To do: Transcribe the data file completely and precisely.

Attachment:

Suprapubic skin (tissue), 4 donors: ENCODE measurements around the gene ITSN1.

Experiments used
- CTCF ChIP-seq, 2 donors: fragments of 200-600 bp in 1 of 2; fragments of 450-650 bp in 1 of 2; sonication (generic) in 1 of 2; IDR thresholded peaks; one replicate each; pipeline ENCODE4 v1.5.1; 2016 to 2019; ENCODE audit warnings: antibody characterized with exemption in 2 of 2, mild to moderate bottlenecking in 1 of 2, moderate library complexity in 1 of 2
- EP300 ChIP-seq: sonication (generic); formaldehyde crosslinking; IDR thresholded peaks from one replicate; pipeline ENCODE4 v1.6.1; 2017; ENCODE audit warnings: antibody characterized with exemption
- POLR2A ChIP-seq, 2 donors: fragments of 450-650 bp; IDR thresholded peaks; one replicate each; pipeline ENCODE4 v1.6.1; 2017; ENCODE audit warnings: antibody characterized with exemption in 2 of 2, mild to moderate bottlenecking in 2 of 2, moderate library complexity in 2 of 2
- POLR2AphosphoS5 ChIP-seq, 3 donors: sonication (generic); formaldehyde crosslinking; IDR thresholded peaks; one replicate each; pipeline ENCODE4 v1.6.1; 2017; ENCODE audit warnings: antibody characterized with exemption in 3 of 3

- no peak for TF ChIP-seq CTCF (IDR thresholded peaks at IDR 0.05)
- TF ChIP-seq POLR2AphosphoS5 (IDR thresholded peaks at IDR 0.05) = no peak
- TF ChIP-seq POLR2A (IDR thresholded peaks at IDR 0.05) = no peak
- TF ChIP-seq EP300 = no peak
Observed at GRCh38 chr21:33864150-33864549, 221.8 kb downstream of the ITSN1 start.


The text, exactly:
Suprapubic skin (tissue), 4 donors: ENCODE measurements around the gene ITSN1.

Experiments used
- CTCF ChIP-seq, 2 donors: fragments of 200-600 bp in 1 of 2; fragments of 450-650 bp in 1 of 2; sonication (generic) in 1 of 2; IDR thresholded peaks; one replicate each; pipeline ENCODE4 v1.5.1; 2016 to 2019; ENCODE audit warnings: antibody characterized with exemption in 2 of 2, mild to moderate bottlenecking in 1 of 2, moderate library complexity in 1 of 2
- EP300 ChIP-seq: sonication (generic); formaldehyde crosslinking; IDR thresholded peaks from one replicate; pipeline ENCODE4 v1.6.1; 2017; ENCODE audit warnings: antibody characterized with exemption
- POLR2A ChIP-seq, 2 donors: fragments of 450-650 bp; IDR thresholded peaks; one replicate each; pipeline ENCODE4 v1.6.1; 2017; ENCODE audit warnings: antibody characterized with exemption in 2 of 2, mild to moderate bottlenecking in 2 of 2, moderate library complexity in 2 of 2
- POLR2AphosphoS5 ChIP-seq, 3 donors: sonication (generic); formaldehyde crosslinking; IDR thresholded peaks; one replicate each; pipeline ENCODE4 v1.6.1; 2017; ENCODE audit warnings: antibody characterized with exemption in 3 of 3

- no peak for TF ChIP-seq CTCF (IDR thresholded peaks at IDR 0.05)
- TF ChIP-seq POLR2AphosphoS5 (IDR thresholded peaks at IDR 0.05) = no peak
- TF ChIP-seq POLR2A (IDR thresholded peaks at IDR 0.05) = no peak
- TF ChIP-seq EP300 = no peak
Observed at GRCh38 chr21:33864150-33864549, 221.8 kb downstream of the ITSN1 start.